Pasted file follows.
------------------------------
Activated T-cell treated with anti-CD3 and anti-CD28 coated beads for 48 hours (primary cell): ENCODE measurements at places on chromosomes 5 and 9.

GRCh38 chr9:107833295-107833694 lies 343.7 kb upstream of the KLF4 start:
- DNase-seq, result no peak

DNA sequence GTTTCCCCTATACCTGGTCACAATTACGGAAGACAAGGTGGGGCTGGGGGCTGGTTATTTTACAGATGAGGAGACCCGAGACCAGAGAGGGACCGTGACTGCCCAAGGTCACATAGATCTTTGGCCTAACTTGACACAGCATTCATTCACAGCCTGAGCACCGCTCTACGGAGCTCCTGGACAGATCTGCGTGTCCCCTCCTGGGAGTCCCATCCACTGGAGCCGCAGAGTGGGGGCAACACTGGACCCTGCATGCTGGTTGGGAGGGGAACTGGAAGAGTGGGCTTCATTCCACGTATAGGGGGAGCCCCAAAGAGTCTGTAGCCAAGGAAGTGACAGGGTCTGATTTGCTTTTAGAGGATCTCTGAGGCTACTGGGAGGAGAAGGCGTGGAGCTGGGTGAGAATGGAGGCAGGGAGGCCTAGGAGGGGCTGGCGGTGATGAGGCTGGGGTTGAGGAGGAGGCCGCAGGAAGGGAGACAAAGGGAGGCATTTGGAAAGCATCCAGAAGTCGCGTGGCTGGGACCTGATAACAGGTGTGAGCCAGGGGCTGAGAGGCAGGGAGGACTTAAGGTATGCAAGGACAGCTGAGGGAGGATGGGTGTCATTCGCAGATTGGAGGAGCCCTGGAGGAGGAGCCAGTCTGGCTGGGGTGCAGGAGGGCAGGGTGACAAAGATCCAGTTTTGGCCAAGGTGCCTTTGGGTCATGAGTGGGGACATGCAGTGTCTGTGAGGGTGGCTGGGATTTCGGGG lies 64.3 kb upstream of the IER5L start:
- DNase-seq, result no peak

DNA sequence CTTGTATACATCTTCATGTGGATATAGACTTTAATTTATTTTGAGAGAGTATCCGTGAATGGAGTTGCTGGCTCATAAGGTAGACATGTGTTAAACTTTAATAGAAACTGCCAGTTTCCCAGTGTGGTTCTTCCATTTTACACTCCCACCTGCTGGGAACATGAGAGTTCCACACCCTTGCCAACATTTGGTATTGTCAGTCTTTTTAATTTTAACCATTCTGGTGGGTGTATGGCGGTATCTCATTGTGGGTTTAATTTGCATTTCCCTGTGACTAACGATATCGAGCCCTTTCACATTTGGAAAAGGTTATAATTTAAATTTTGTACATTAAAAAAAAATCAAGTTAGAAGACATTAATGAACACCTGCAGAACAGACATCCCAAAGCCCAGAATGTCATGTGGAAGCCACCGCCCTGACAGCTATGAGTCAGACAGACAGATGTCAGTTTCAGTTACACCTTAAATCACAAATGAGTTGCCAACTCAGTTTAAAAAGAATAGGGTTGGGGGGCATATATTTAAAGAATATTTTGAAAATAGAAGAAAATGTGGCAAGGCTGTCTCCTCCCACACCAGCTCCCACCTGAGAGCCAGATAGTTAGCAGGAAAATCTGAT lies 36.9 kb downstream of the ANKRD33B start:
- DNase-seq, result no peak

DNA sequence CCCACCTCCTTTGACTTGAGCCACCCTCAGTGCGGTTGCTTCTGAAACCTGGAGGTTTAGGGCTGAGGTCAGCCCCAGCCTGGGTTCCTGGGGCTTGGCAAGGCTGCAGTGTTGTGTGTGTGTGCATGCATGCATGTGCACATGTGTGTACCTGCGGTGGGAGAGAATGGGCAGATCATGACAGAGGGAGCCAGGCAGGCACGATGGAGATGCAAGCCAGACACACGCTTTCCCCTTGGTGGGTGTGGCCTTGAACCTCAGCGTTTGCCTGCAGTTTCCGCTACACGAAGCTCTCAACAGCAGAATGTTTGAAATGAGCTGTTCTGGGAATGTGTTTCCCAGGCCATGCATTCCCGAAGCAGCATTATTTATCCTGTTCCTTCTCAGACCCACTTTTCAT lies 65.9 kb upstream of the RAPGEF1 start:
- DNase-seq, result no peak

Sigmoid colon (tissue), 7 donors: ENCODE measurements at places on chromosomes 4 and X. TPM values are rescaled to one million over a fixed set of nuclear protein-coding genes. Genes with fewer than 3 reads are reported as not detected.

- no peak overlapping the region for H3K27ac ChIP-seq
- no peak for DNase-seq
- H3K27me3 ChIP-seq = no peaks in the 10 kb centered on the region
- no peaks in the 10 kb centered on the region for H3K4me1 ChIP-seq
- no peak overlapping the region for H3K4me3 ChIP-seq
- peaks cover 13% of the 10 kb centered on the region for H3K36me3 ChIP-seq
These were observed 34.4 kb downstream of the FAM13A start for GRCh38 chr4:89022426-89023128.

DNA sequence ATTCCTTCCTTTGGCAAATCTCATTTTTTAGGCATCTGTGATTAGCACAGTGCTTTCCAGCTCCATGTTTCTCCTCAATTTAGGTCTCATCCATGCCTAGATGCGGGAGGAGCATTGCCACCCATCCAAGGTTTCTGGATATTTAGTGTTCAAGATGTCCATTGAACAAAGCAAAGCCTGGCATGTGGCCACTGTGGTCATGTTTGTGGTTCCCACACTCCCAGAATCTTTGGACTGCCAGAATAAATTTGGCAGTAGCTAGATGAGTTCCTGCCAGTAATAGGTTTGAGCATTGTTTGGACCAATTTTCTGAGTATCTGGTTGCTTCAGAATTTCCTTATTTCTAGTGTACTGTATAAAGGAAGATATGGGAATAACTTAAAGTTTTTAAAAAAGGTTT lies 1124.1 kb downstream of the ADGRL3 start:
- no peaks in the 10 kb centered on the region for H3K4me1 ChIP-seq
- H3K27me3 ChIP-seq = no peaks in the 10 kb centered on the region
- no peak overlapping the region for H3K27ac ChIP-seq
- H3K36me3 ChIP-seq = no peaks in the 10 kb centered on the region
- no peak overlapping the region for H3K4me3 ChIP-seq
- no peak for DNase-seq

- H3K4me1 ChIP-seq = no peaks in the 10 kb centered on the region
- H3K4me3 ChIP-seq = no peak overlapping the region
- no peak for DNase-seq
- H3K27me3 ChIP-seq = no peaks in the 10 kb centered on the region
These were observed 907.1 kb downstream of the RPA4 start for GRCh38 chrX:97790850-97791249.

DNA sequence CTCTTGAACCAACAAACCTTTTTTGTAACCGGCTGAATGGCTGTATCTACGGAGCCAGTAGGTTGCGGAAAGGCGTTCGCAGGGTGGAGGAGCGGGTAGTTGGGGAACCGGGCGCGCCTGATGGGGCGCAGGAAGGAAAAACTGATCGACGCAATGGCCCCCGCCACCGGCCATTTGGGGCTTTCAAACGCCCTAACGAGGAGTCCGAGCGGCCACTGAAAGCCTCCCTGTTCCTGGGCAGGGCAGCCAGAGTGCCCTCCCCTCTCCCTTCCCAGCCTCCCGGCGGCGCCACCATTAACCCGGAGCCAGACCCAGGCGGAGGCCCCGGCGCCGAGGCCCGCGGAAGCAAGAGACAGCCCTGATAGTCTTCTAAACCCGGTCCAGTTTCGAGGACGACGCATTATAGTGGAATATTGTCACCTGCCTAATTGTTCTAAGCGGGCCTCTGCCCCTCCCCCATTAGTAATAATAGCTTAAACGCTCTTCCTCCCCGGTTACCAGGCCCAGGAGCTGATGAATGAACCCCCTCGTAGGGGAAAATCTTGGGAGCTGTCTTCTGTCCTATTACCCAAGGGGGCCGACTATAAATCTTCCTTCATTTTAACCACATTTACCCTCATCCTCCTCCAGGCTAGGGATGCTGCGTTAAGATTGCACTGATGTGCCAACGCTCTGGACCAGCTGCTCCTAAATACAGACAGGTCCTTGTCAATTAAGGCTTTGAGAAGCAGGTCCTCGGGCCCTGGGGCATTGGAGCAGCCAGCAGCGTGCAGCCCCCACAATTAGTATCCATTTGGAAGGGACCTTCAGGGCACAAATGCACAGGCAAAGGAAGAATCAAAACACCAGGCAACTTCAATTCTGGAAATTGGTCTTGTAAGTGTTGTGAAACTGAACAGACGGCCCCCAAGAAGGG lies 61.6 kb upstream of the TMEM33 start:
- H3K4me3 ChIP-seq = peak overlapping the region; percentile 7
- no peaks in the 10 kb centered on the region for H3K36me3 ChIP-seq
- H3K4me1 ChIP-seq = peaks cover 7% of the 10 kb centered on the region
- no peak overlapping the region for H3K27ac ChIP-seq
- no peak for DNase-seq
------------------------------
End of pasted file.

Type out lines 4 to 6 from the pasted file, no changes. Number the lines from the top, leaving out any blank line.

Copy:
DNA sequence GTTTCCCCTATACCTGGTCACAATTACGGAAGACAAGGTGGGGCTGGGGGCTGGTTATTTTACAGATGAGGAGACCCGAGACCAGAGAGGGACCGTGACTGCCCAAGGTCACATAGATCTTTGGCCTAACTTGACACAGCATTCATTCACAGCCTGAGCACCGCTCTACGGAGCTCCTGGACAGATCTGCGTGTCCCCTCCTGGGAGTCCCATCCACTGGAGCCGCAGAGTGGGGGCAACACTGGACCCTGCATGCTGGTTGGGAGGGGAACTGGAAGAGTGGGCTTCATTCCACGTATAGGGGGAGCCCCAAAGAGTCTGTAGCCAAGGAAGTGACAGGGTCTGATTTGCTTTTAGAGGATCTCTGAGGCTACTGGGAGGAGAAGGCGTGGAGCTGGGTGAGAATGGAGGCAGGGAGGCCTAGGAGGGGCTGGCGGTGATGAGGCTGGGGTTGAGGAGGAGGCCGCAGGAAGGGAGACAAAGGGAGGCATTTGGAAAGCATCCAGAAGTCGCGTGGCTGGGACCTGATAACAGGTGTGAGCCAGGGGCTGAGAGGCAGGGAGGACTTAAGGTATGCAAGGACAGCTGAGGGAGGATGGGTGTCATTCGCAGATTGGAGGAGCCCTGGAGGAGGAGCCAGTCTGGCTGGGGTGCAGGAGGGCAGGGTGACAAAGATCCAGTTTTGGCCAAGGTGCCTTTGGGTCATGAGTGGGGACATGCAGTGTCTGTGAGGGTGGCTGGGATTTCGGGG lies 64.3 kb upstream of the IER5L start:
- DNase-seq, result no peak

DNA sequence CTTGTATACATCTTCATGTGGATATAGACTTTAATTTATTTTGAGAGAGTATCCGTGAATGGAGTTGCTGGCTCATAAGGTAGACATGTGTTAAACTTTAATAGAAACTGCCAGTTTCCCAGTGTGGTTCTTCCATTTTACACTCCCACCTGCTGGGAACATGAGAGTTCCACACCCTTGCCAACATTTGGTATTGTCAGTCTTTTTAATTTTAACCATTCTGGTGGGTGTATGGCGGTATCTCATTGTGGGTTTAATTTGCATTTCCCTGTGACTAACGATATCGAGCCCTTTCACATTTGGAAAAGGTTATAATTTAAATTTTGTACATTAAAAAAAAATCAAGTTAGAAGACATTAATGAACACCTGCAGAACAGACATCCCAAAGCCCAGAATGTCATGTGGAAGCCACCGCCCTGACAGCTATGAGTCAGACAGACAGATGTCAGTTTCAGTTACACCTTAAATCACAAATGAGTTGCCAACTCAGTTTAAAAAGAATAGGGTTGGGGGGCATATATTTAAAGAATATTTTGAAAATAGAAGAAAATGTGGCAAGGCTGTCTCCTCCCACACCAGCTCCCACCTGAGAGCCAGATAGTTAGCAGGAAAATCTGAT lies 36.9 kb downstream of the ANKRD33B start: